ex-DUB question

Old Jan 22, 18, 10:10 am
  #1  
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ex-DUB question

Hi All,

Flying to the US on sunday, with a ex-DUB flight, and it got me thinking about changing flights.
Basically I wasn't brave enough to book a proper BtoB, so I get the early flight (lands at 9:40). My US ticket gets me on the 1pm flight, not on the 10:30 (which would use my inbound plane).

My reasoning was that given I didn't know the terminal at all, and given what people mentioned regarding doing a BtoB in Dublin (security to go through etc etc), it would be risky. Now, what I wonder is the following :
Assuming I end up doing the "transfer" quickly enough, do you think it'd be possible for me to ask the BA desk to put me on the earlier (BtoB) plane (assuming hand luggage only). Or is it impossible given I'd be arriving too late ?
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Old Jan 22, 18, 10:17 am
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Originally Posted by djwam View Post
Hi All,

Flying to the US on sunday, with a ex-DUB flight, and it got me thinking about changing flights.
Basically I wasn't brave enough to book a proper BtoB, so I get the early flight (lands at 9:40). My US ticket gets me on the 1pm flight, not on the 10:30 (which would use my inbound plane).

My reasoning was that given I didn't know the terminal at all, and given what people mentioned regarding doing a BtoB in Dublin (security to go through etc etc), it would be risky. Now, what I wonder is the following :
Assuming I end up doing the "transfer" quickly enough, do you think it'd be possible for me to ask the BA desk to put me on the earlier (BtoB) plane (assuming hand luggage only). Or is it impossible given I'd be arriving too late ?
I asked the last time I did this and got told (rather firmly) no in a repeated number of ways. "the flight is full" ("but you were selling tickets a few minutes ago"), "I can't adjust tickets here" ("But someone did that for me a while ago"), "You need to ask at the check in desks".

Basically - I was left with the impression they didn't want to do it.
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Old Jan 22, 18, 11:00 am
  #3  
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ex-DUB takes many forms, but I’m guessing you’re planning to double back to LHR to fly BA to somewhere. We did that once, and never again! Of course, it takes us 2 sectors and the M25 to get to DUB in the first place.

Now we take a leisurely trip to DUB, overnight and then head to the USA (with pre-clearance) the following morning.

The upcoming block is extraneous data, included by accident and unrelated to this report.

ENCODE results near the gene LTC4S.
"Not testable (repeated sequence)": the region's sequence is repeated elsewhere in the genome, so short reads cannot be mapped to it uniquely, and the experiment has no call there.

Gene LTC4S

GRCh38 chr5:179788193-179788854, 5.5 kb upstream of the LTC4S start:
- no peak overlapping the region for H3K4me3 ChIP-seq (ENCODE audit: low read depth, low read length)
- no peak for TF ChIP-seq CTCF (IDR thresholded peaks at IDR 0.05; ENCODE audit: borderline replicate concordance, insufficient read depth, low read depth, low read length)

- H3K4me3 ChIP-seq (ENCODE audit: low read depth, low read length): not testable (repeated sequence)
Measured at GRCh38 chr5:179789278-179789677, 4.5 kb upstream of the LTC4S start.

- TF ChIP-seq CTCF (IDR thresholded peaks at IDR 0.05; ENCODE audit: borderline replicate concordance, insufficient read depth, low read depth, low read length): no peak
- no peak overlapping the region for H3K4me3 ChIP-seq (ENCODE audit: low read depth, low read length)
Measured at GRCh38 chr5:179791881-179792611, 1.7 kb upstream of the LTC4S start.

Your Destination May Vary
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Old Jan 22, 18, 11:11 am
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I very much doubt that, if you did manage to make the transfer quickly enough, you'd have enough time to be put on the same flight as well! A B2B in DUB is tight - took me 20 minutes of a 40-minute turnaround last time, though I wasn't the last to board. You won't be ticketing as well.
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Old Jan 22, 18, 11:45 am
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Originally Posted by MPH1980 View Post
I asked the last time I did this and got told (rather firmly) no in a repeated number of ways. "the flight is full" ("but you were selling tickets a few minutes ago"), "I can't adjust tickets here" ("But someone did that for me a while ago"), "You need to ask at the check in desks".

Basically - I was left with the impression they didn't want to do it.
Maybe attitudes will change when Menzies take over the handling.
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Old Jan 22, 18, 11:57 am
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Originally Posted by Cymro View Post
I very much doubt that, if you did manage to make the transfer quickly enough, you'd have enough time to be put on the same flight as well! A B2B in DUB is tight - took me 20 minutes of a 40-minute turnaround last time, though I wasn't the last to board. You won't be ticketing as well.
When I last asked - I was ahead of boarding by a good 10 minutes - and that was with the new 'via transfers' route you have to do - AND with me missing the door to the gates and thus walking all the way down, past the gate on the lower floor, and back up the escalators.

It is possible - and frankly - it was ridiculous she wouldn't do it - but I also knew the fight was lost on the third changing excuse.

Maybe attitudes will change when Menzies take over the handling.
Maybe - but honestly - I think when you have a 3rd party company there they are going to be more interested in following the rules. If BA say "all ticket adjustments need to take place at check in" then that's what they'll do - because if they break the rules and get caught - then the company could get fined/lose the contract/whatever is stipulated. Now - if BA said "do what's good for the customer ..." that might be different ... but do we *really* think that's what BA's operating procedures are going to say?
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Old Jan 22, 18, 12:03 pm
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Originally Posted by MPH1980 View Post
When I last asked - I was ahead of boarding by a good 10 minutes - and that was with the new 'via transfers' route you have to do - AND with me missing the door to the gates and thus walking all the way down, past the gate on the lower floor, and back up the escalators.

It is possible - and frankly - it was ridiculous she wouldn't do it - but I also knew the fight was lost on the third changing excuse.



Maybe - but honestly - I think when you have a 3rd party company there they are going to be more interested in following the rules. If BA say "all ticket adjustments need to take place at check in" then that's what they'll do - because if they break the rules and get caught - then the company could get fined/lose the contract/whatever is stipulated. Now - if BA said "do what's good for the customer ..." that might be different ... but do we *really* think that's what BA's operating procedures are going to say?
If you have not paid for a flexible ticket you shouldn’t expect an airline to offer free flexiblity.
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Old Jan 22, 18, 12:13 pm
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In the last few months I’ve had a reasonable success rate of changing tickets to earlier flights (gratis) at T5, GLA, NCE

I think it may have suited the airline, but it certainly suited me! Just my recent experience
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Old Jan 22, 18, 1:40 pm